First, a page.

An anticipation backlash looks like this. Observers (inclined either to the Romantic or the Gothic view) foresee major impact on society of imaginary AI developments and move to prevent those changes before they take place, pressing for and putting into place regulatory, legislative and/or financial restrictions. Some such changes might be a good idea. Many recent innovations, most of them having little to do with AI, are having significant impacts on society and there is a rational case for responses to those changes. There is, however, a likelihood that changes of this kind will slow down research and limit the adoption of useful new technologies without due cause. There is even a danger that AI research becomes the scapegoat for all negative impacts on society of recent technological innovation.

“I’m increasingly inclined to think that there should be some regulatory oversight, maybe at the national and international level, just to make sure that we don’t do something very foolish.” Elon Musk, 2017, again.

We know what a reaction backlash will look like because it has already happened twice before in the field of AI Research. In the early 1970s, and then again in the late 1980s, periods of hype and irrational excitement about the prospects for Artificial Intelligence were ended by dramatic cuts in research funding and corporate investment after expectations for major advances were not met. A failure to meet irrational expectation lead to irrational condemnation. The reaction backlashes in 1973 and 1989 were so bad that they coined a new term to describe the devastation to research that followed: AI Winter.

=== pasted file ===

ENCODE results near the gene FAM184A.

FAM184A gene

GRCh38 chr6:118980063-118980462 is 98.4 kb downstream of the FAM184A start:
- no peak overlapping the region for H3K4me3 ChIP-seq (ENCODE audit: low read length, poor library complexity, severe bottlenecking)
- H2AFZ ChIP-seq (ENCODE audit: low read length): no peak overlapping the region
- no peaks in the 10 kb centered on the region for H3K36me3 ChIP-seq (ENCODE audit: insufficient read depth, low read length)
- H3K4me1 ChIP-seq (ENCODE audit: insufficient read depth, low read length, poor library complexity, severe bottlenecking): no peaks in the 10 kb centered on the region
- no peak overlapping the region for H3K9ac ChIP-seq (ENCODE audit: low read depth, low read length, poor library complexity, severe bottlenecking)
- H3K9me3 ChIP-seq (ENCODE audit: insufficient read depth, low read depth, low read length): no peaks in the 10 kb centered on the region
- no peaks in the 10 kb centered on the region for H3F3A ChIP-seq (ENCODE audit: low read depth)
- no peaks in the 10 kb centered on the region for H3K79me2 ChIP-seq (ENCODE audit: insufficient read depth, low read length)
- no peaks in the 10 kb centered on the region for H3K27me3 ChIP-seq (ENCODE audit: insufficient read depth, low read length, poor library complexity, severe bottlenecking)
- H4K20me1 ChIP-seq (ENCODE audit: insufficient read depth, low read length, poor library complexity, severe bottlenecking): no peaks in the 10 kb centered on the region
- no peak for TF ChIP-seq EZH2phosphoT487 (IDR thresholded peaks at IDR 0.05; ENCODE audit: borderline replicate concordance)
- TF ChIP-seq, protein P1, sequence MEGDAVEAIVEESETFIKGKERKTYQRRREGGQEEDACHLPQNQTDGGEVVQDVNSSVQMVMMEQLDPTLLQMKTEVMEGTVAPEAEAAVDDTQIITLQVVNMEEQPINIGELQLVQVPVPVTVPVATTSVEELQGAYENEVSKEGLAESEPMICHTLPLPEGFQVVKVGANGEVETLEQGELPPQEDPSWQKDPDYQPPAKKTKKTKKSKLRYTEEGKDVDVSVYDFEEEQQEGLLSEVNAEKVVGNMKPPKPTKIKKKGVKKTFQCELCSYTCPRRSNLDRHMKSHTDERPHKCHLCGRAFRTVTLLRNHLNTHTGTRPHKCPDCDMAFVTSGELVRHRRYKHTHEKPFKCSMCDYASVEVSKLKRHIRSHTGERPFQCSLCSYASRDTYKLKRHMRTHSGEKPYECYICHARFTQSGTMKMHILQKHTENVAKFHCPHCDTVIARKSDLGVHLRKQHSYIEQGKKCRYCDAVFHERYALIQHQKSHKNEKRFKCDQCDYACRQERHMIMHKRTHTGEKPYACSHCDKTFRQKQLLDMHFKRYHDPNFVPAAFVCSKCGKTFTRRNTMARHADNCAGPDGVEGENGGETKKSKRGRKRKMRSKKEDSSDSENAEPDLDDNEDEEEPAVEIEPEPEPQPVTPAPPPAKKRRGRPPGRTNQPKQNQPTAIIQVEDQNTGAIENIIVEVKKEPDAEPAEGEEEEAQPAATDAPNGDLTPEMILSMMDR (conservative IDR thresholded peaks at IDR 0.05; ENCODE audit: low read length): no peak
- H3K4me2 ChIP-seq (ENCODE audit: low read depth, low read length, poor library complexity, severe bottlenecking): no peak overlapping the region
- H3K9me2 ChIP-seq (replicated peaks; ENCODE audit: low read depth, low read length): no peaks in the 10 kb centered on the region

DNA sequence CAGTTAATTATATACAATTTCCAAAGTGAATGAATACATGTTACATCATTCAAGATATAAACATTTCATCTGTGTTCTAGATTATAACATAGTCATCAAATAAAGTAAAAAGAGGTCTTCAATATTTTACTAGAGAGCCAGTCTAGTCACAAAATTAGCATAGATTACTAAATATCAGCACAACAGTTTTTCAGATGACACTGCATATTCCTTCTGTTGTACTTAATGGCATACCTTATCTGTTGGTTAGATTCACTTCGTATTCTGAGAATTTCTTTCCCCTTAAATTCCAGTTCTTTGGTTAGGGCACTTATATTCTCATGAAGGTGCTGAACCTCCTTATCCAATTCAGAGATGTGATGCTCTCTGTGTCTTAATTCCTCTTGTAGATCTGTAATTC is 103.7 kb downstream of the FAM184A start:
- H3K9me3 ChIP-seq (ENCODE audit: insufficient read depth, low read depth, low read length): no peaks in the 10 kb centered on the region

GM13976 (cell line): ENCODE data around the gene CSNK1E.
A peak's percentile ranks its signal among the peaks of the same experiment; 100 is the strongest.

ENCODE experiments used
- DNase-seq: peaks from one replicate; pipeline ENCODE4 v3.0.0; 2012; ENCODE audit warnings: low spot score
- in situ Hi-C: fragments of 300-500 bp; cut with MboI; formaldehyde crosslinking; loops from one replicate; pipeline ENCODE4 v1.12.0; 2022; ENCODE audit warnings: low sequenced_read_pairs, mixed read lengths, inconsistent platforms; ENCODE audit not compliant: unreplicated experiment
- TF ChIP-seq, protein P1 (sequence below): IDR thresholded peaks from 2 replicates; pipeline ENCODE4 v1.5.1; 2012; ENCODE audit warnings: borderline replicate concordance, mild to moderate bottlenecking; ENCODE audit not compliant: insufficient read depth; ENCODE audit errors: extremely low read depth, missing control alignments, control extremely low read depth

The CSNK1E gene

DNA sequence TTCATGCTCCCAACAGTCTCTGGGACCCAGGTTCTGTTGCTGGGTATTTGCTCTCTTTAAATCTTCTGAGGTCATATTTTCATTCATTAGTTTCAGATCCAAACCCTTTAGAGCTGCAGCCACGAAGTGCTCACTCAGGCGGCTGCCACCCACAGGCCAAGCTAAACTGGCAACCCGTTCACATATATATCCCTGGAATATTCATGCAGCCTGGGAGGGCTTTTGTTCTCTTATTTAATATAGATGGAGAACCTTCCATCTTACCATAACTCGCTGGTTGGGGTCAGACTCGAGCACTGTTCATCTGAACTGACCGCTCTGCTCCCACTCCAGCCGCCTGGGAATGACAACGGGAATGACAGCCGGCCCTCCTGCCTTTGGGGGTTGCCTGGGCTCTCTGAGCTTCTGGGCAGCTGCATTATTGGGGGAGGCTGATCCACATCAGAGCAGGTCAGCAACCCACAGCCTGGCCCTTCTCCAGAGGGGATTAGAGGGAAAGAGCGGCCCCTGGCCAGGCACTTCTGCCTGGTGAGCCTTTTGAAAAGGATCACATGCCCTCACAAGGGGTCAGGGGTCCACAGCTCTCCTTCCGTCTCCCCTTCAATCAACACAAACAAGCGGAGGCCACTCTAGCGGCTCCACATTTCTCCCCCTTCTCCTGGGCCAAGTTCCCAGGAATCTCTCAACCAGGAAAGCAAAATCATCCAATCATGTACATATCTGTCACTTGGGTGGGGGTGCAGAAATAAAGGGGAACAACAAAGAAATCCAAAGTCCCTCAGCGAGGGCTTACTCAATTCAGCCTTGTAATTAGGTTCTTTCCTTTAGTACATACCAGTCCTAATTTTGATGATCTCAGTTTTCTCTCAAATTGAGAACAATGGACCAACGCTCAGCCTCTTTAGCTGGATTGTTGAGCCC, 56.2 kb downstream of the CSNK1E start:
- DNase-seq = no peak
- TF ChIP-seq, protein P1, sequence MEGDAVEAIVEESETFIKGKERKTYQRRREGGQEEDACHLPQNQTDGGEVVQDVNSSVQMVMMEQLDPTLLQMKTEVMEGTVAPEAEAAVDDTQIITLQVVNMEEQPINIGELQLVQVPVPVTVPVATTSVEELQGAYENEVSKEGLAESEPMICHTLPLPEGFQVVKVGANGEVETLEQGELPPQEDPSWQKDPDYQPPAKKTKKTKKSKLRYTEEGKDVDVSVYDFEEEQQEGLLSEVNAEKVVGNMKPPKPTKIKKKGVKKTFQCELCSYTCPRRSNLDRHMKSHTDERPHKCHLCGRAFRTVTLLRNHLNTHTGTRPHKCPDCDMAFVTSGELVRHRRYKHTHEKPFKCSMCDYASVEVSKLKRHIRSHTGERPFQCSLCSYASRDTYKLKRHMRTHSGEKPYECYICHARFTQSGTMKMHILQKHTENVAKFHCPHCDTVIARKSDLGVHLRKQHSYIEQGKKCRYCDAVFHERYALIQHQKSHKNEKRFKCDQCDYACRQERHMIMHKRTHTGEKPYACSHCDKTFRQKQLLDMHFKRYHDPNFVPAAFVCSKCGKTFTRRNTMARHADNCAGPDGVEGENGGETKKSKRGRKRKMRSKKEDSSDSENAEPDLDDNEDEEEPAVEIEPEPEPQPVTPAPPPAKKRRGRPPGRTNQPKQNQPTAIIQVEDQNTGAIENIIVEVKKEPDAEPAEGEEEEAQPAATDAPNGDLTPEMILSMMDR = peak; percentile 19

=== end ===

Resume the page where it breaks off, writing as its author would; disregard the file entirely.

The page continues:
“The AI Winter … caused the extinction of AI companies, partly because of the hype over expert systems and the disillusionment caused when business discovered their limitations.” AI Expert Newsletter, 2005.

When emotions drive our judgement, people can be damned when they succeed as much as when they fail. When new technologies actually succeed the resulting improvements are seen as “taking away jobs” rather than improving productivity, despite widespread recognition that poor productivity growth is at the heart of Western economic problems.

“Flying drones putting workers out of a job – Flying drones and robots now patrol distribution warehouses … It is driving down costs but it is also putting people out of work: what price progress?”  BBC News website, October 2017

AI research is making exciting progress and many resulting technologies are enriching our lives and increasing productivity. Machines can now recognise our faces and respond to simple verbal commands. Like all new technologies, some of these advances raise issues that need to be addressed. But the state of research falls far below the excited imaginings of Hollywood. Time to think with our brains, not our emotions.